Besides writing code using Basic Operations on RocksDB, you may also be interested in how to tune RocksDB to achieve desired performance. In this page, we introduce how to get an initial set-up, which should work well enough for many use cases.

RocksDB has many configuration options, but most of them can be safely ignored by many users, as the majority of them are for influencing the performance of very specific workloads. For general use, most RocksDB options can be left at their defaults, however, we suggest some options below that every user might like to experiment with for general workloads.

First, you need to think about the options relating to resource limits (see also: Basic Operations):

Write Buffer Size

This can be set either per Database and/or per Column Family.

Column Family Write Buffer Size

This is the maximum write buffer size used for the Column Family.

It represents the amount of data to build up in memory (backed by an unsorted log on disk) before converting to a sorted on-disk file. The default is 64 MB.

You need to budget for 2 x your worst case memory use. If you don’t have enough memory for this, you should reduce this value. Otherwise, it is not recommended to change this option. For example:

  1. cf_options.write_buffer_size = 64 << 20;

See below for sharing memory across Column Families.

Database Write Buffer Size

This is the maximum size of all Write Buffers across all Column Families in the database. It represents the amount of data to build up in memtables across all column families before writing to disk.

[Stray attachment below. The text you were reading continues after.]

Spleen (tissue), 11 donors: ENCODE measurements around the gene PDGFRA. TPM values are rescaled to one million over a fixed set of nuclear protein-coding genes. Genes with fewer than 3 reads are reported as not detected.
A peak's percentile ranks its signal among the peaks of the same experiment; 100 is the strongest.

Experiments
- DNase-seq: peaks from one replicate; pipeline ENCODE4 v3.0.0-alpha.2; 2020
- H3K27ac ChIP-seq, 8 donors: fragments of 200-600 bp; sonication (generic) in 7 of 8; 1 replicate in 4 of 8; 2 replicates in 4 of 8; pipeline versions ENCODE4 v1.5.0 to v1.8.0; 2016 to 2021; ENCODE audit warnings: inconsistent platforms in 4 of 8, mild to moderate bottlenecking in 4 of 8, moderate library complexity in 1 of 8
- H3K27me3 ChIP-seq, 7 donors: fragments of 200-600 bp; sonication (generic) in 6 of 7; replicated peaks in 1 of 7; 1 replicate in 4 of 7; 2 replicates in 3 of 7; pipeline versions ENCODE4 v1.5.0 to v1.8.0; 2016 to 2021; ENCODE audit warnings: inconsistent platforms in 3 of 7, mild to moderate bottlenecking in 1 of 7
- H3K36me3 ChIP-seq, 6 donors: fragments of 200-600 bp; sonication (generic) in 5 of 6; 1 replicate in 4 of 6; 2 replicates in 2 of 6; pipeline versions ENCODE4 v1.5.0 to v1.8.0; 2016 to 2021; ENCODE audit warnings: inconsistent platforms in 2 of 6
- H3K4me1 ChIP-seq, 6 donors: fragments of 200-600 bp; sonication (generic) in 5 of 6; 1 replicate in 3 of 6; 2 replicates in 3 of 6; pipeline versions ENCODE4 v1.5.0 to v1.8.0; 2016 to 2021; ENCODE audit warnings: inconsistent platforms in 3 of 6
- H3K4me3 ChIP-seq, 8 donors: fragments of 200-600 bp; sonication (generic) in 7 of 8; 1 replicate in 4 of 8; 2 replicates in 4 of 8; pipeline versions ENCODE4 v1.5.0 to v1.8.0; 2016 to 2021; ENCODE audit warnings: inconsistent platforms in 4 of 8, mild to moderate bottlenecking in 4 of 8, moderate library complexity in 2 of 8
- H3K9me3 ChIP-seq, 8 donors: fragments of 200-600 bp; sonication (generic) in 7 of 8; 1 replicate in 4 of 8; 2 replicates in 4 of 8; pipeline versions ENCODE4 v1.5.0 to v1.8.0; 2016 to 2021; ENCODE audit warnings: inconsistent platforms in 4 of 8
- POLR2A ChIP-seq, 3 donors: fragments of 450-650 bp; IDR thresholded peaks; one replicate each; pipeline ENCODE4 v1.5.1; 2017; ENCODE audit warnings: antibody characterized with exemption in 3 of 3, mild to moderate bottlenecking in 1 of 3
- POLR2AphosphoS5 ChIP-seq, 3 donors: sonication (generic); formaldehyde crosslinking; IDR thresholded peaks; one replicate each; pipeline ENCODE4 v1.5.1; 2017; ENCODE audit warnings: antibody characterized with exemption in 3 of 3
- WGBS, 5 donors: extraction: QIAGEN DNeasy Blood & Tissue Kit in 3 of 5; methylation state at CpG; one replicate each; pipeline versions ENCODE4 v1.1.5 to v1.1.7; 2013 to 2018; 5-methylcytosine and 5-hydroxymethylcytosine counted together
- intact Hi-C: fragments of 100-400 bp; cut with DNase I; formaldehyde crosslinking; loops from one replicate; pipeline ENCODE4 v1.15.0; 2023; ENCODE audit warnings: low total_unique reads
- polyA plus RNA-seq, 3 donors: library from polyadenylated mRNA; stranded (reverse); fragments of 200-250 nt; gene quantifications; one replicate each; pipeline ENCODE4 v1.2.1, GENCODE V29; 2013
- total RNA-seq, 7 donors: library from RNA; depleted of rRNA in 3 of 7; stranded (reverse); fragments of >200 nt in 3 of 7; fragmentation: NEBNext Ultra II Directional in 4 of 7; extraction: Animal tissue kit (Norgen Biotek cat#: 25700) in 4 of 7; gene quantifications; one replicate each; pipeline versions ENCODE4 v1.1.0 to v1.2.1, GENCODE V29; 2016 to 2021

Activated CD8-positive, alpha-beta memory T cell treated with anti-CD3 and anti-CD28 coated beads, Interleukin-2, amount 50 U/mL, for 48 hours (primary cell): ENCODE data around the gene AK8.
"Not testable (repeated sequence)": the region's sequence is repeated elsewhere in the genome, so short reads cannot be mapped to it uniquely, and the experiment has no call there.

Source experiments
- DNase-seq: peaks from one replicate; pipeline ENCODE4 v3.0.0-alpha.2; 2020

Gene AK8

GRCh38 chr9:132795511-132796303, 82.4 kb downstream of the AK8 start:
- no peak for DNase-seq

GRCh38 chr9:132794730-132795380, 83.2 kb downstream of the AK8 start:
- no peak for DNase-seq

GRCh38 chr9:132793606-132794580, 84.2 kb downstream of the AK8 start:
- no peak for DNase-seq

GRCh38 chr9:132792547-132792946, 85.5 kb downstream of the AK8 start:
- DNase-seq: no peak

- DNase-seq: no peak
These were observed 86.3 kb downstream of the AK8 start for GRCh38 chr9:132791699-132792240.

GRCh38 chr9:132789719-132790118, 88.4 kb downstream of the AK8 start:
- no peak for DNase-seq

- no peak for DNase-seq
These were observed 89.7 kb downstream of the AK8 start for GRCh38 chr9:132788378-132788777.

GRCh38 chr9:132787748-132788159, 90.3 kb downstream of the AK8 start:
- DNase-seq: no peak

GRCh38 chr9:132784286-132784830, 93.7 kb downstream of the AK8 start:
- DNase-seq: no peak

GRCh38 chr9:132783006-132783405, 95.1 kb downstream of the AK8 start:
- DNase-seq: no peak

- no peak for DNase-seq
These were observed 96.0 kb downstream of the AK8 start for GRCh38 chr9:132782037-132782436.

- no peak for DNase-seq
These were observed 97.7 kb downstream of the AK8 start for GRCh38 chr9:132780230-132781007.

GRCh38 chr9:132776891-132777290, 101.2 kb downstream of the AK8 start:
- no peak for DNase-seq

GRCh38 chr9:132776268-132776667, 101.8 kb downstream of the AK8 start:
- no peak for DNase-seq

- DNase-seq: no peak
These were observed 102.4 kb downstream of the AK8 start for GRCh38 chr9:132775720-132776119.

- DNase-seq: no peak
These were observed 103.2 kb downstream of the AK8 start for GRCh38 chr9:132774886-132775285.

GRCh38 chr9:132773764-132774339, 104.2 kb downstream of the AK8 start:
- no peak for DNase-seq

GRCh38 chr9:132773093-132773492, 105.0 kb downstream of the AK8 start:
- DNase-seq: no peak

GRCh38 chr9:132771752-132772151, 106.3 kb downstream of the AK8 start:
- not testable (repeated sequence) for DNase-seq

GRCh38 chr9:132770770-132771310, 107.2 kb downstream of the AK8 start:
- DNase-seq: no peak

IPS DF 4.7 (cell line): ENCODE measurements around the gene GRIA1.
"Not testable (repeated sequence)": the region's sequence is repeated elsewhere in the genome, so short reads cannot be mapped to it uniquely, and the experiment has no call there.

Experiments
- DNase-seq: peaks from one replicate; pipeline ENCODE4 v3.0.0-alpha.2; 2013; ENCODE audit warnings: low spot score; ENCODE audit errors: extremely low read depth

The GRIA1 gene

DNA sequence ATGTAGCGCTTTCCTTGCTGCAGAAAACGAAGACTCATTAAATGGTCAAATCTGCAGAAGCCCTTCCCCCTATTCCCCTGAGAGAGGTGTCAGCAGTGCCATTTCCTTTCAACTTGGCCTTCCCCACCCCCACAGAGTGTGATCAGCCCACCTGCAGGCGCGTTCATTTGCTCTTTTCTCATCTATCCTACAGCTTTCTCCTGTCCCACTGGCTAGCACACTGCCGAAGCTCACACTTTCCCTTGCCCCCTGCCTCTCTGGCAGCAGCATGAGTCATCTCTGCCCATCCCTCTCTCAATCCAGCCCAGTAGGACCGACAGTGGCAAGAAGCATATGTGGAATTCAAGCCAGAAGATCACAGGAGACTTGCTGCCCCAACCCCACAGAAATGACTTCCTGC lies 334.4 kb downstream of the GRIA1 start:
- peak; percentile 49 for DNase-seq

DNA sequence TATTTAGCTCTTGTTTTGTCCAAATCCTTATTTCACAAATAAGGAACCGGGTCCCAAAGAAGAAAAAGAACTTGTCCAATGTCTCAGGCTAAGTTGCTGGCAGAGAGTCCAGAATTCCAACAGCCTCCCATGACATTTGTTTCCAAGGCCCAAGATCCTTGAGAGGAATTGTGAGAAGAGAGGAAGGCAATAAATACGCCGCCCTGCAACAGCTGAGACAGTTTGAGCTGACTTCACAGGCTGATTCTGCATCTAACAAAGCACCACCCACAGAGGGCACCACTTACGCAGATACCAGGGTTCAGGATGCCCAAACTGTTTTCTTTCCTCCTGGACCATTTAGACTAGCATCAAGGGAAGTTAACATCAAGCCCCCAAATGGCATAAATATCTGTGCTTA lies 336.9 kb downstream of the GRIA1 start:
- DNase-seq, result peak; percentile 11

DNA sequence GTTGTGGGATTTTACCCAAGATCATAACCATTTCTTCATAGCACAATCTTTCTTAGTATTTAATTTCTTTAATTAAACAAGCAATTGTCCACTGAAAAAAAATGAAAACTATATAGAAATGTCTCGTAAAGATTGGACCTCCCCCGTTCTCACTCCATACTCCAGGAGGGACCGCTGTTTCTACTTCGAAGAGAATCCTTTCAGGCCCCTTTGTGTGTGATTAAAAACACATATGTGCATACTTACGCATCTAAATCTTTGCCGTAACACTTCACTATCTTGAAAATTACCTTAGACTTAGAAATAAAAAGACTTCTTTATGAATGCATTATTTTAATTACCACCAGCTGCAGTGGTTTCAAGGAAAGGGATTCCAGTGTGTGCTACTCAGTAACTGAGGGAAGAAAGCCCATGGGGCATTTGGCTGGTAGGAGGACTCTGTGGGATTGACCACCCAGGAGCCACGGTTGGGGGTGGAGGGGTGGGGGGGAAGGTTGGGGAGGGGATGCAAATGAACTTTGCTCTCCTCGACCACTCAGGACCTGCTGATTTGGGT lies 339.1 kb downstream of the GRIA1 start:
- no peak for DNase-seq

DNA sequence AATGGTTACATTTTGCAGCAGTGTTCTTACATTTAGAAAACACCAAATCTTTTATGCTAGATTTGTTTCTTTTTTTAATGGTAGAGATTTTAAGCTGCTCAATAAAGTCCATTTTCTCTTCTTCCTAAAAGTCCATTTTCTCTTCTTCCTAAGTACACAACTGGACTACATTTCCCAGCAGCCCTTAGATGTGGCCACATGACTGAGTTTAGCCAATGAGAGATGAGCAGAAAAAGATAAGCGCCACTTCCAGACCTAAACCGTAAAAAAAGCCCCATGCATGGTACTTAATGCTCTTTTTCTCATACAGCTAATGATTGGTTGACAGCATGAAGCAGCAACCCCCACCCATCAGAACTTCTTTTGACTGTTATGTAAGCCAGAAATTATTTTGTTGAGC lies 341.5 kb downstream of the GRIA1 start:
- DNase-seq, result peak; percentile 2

By default this feature is disabled (by being set to 0). You should not need to change it. However, for reference, if you do need to change it to 64 GB for example:

  1. db_options.db_write_buffer_size = 64 << 30;

Block Cache Size

You can create a Block cache of your chosen the size for caching uncompressed data.

We recommend that this should be about 1/3 of your total memory budget. The remaining free memory can be left for the OS (Operating System) page cache. Leaving a large chunk of memory for OS page cache has the benefit of avoiding tight memory budgeting (see also: Memory Usage in RocksDB).

Setting the block cache size requires that we also set table related options, for example if you want an LRU Cache of 128 MB:

  1. auto cache = NewLRUCache(128 << 20);
  2. BlockBasedTableOptions table_options;
  3. table_options.block_cache = cache;
  4. auto table_factory = new BlockBasedTableFactory(table_options);
  5. cf_options.table_factory.reset(table_factory);

NOTE: You should set the same Cache object on all the table_options for all the Column Families of all DB’s managed by the process. An alternative to achieve this, is to pass the same table_factory or table_options to all Column Families of all DB’s. To learn more about the Block Cache, see: Block Cache.


You can only choose compression types which are supported on your host system. Using compression is a trade-off between CPU, I/O and storage space.

  1. cf_options.compression controls the compression type used for the first n-1 levels. We recommend to use LZ4 (kLZ4Compression), or if not available, to use Snappy (kSnappyCompression).

  2. cf_options.bottommost_compression controls the compression type used for the nth level. We recommend to use ZStandard (kZSTD), or if not available, to use Zlib (kZlibCompression).